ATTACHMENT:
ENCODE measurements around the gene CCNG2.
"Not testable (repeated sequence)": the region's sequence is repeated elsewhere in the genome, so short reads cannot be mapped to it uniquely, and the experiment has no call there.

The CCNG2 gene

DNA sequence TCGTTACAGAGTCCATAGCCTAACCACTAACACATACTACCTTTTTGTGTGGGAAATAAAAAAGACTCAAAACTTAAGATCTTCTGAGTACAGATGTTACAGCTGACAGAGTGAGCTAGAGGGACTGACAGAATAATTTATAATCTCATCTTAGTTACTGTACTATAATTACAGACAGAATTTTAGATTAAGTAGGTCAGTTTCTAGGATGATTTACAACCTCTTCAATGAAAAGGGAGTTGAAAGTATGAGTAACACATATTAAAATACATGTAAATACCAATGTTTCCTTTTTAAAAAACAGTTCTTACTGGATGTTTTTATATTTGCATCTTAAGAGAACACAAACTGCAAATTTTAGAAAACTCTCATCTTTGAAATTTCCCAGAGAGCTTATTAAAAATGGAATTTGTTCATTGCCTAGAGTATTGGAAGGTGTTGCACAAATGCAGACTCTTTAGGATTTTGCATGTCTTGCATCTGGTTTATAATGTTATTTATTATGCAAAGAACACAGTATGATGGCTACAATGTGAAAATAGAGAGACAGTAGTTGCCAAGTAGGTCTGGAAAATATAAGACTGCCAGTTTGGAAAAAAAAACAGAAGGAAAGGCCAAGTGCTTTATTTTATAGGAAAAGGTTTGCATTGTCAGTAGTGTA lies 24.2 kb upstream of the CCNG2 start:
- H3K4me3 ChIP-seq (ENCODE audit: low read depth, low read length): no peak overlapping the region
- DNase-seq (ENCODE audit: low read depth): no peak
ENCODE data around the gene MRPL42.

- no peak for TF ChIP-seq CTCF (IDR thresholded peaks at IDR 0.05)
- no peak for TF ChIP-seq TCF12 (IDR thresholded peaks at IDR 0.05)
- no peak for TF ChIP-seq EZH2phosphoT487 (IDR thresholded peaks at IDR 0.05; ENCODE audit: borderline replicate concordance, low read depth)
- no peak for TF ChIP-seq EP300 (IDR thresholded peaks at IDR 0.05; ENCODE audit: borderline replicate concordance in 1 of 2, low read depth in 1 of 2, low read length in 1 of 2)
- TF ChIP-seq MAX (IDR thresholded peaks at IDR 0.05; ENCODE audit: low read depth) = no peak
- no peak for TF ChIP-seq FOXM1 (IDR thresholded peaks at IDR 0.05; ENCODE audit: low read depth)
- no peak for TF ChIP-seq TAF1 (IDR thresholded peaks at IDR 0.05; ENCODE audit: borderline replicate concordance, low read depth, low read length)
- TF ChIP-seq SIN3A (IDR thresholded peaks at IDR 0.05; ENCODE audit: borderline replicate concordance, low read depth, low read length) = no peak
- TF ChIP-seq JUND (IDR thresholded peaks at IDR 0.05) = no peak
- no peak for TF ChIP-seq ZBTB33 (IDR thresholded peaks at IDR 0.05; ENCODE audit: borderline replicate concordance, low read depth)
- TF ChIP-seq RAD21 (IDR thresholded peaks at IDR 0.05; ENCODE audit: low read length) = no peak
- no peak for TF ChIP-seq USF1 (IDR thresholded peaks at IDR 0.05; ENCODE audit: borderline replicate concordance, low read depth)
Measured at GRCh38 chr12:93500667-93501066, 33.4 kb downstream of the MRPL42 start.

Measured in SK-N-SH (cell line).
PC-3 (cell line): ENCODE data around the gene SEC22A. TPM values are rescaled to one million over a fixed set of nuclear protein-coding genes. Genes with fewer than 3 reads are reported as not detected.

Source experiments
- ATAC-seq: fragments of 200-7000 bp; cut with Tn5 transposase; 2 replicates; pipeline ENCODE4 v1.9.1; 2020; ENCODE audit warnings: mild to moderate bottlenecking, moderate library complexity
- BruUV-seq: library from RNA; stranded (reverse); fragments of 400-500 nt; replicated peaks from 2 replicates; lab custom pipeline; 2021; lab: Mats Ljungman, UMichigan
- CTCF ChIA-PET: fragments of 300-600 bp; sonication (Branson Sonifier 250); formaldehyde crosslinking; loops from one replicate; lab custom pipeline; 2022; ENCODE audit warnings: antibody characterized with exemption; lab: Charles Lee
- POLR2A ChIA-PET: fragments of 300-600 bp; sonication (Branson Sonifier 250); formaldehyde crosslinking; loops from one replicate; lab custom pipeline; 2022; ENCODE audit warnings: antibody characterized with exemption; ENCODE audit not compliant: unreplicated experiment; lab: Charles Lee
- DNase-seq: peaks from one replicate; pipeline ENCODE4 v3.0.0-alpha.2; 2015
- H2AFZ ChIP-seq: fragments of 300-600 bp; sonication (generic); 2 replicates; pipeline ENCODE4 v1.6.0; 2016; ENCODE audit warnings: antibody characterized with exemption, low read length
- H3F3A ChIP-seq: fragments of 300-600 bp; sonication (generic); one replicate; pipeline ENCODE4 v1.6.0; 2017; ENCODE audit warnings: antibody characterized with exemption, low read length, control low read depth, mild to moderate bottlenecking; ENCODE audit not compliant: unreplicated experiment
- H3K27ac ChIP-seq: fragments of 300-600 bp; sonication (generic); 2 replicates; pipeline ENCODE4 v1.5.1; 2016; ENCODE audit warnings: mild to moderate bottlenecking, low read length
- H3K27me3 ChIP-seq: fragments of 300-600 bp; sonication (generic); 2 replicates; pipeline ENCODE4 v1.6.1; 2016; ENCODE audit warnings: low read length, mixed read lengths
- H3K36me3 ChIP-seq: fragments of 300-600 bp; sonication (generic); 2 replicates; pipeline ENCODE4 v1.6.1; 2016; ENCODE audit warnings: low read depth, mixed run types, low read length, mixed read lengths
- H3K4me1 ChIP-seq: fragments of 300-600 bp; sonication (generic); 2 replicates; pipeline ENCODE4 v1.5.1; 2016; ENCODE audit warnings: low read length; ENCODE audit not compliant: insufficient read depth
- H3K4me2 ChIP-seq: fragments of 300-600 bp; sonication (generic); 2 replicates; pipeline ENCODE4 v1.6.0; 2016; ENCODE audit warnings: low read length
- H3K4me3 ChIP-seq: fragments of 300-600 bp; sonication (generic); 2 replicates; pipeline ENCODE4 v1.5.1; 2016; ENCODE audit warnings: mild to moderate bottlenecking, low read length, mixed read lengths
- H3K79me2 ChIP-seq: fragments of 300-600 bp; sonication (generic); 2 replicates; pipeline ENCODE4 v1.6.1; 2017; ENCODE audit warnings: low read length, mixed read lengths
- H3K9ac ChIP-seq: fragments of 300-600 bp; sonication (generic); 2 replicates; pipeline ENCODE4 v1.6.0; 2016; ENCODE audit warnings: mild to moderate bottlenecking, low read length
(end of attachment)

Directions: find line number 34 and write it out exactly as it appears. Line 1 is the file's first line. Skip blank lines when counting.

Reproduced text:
- H3K4me1 ChIP-seq: fragments of 300-600 bp; sonication (generic); 2 replicates; pipeline ENCODE4 v1.5.1; 2016; ENCODE audit warnings: low read length; ENCODE audit not compliant: insufficient read depth